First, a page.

On 12 May 2015, the first branchless banking transaction was completed in a rural village in the Lao People's Democratic Republic (Lao PDR). This ground-breaking transaction took place with a service launched by Banque pour le Commerce Exterieur Lao Public (BCEL), one of the country’s leading banks. The service, BCEL Community Money Express (BCOME), was the first of its kind in this largely agrarian and rural nation.
Digital financial services (DFS) in Lao PDR can have significant impact by providing access to services that the dispersed population is sorely missing. The first branchless transaction opened a new world of banking that is fast, safe, inexpensive, convenient and reliable, though the story behind the project was neither swift nor simple. The journey to launch digital finance and branchless banking took investment and planning that began years ago, in 2012, with the engagement of the Bank of the Lao PDR (BoL) and the United Nations Capital Development Fund (UNCDF).
Bringing digital finance to Lao PDR required a serious commitment by BoL, which had not yet established a regulatory framework for DFS at the time. But BoL had a vision for digital finance, that it would be an important service to broaden financial inclusion and to accelerate local development. The 2014 FinScope survey of the country revealed that access to banking services was twice as high in urban areas than in rural, with the areas without year-round road access severely affected. The two main reasons for the finding were the following:
- Distance: It takes more than one hour of travel time for at least 40% of rural people to travel from the often remote mountainous areas where they live to a bank branch or an ATM.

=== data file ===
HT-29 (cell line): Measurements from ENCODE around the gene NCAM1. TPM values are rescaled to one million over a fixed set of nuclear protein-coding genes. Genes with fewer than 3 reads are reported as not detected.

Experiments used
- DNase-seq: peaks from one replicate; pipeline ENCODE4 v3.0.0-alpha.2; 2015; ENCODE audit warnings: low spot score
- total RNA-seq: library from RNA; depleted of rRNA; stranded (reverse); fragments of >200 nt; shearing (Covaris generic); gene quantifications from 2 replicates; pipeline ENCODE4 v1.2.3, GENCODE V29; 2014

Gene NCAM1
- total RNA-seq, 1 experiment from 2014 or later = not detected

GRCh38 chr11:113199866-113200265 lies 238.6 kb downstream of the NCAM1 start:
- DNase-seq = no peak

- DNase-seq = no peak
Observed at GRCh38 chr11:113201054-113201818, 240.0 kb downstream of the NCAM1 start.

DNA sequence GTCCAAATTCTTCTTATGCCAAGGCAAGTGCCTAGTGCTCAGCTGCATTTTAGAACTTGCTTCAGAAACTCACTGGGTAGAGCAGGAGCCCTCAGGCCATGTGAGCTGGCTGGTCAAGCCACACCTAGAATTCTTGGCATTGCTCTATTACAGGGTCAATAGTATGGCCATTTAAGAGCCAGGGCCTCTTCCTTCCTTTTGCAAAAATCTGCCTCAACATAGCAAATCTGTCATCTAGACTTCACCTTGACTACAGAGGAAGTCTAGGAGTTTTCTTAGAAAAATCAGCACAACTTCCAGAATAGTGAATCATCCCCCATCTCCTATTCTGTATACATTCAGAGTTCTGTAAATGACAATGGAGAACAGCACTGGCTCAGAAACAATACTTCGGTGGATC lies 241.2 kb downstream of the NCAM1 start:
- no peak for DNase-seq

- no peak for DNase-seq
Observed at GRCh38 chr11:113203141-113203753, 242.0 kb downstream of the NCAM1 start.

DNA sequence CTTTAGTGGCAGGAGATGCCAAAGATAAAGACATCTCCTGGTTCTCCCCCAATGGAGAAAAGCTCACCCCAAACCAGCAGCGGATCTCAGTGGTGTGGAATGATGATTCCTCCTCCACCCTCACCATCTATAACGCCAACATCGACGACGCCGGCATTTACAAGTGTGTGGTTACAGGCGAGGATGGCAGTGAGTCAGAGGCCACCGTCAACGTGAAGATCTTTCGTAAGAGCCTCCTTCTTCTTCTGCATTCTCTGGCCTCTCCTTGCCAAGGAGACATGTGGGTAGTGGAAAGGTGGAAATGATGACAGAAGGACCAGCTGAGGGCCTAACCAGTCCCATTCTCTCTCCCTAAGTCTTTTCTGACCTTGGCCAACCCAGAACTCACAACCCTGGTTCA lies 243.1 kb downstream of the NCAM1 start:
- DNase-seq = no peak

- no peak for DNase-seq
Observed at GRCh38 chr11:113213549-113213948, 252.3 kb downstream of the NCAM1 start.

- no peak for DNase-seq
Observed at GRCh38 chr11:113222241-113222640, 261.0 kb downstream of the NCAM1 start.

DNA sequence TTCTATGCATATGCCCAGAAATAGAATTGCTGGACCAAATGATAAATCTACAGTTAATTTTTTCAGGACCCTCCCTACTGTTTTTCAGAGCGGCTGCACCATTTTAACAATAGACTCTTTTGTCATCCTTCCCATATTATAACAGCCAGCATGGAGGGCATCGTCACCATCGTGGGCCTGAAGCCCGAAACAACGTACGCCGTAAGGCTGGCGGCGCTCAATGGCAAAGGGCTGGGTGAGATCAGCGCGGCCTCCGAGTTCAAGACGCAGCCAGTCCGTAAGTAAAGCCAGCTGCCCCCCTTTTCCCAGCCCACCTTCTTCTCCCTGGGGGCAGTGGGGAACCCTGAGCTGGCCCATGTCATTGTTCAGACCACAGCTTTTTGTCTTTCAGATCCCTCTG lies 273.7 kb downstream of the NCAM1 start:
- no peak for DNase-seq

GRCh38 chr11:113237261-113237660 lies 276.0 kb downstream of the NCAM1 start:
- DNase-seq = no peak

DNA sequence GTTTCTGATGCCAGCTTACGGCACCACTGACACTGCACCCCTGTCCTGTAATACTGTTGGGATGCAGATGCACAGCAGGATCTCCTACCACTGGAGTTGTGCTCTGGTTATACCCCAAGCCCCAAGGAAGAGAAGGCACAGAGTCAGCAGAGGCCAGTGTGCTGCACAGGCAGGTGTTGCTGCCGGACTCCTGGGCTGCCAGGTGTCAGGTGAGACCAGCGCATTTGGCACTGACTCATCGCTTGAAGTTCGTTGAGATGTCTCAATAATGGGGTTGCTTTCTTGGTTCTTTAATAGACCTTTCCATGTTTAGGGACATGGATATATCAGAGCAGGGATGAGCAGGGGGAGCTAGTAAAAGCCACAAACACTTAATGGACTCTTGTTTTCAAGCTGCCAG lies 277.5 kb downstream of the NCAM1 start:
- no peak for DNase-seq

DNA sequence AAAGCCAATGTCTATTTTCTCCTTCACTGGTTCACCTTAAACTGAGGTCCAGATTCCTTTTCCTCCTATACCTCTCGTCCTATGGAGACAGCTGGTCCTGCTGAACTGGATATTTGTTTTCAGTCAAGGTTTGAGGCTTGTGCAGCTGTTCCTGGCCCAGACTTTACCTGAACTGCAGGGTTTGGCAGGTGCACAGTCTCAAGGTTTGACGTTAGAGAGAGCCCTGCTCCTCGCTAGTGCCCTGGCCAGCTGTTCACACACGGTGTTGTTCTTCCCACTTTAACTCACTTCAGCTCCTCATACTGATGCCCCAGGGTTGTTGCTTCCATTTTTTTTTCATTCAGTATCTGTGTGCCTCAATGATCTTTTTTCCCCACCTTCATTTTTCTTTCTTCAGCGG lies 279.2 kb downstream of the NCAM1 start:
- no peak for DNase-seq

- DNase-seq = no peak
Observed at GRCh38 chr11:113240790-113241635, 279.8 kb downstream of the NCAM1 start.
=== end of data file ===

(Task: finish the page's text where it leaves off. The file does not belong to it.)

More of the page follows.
- Income: Most rural dwellers have unpredictable income.
In sum, banking was an awkward, time-consuming and expensive proposition for many people (see the figures for greater understanding of the financial context at the time).
In 2013, BoL hosted a two-day stakeholder conference with the support of UNCDF and International Finance Corporation to explore the benefits of digital finance for financial inclusion and to develop a strategy to implement DFS for the benefit of rural Lao people. BoL also requested a scoping mission to assess the potential for DFS in the country be conducted by the UNCDF programme Mobile Money for the Poor (MM4P), through the national implementation programme called Making Access to Finance More Inclusive for Poor People (MAFIPP). The project received generous financial support from the Australian Government.
In parallel, with the support of UNCDF, BoL went to work on creating an enabling regulatory framework for DFS to permit banks and non-banks to offer services. As Akhom Praseuth, Director General of the Financial Institution Supervision Department at BoL, explained, “The Bank of the Lao PDR has a vision for digital finance and we work on its promotion. We are focused on building a strategy for expanding access to financial services, and set the laws and regulations for mobile banking as a tool to control digital finance.” UNCDF supported BoL in its regulatory efforts by assisting BoL staff to attend different workshops and go on exposure visits to Cambodia as well as providing international regulatory experts to advise on the development of appropriate regulations. In 2014, two members of the BoL regulatory committee also travelled to the United Republic of Tanzania to meet with staff of the country’s central bank, Bank of Tanzania, to understand its role and the framework that had helped that country develop its own successful DFS ecosystem.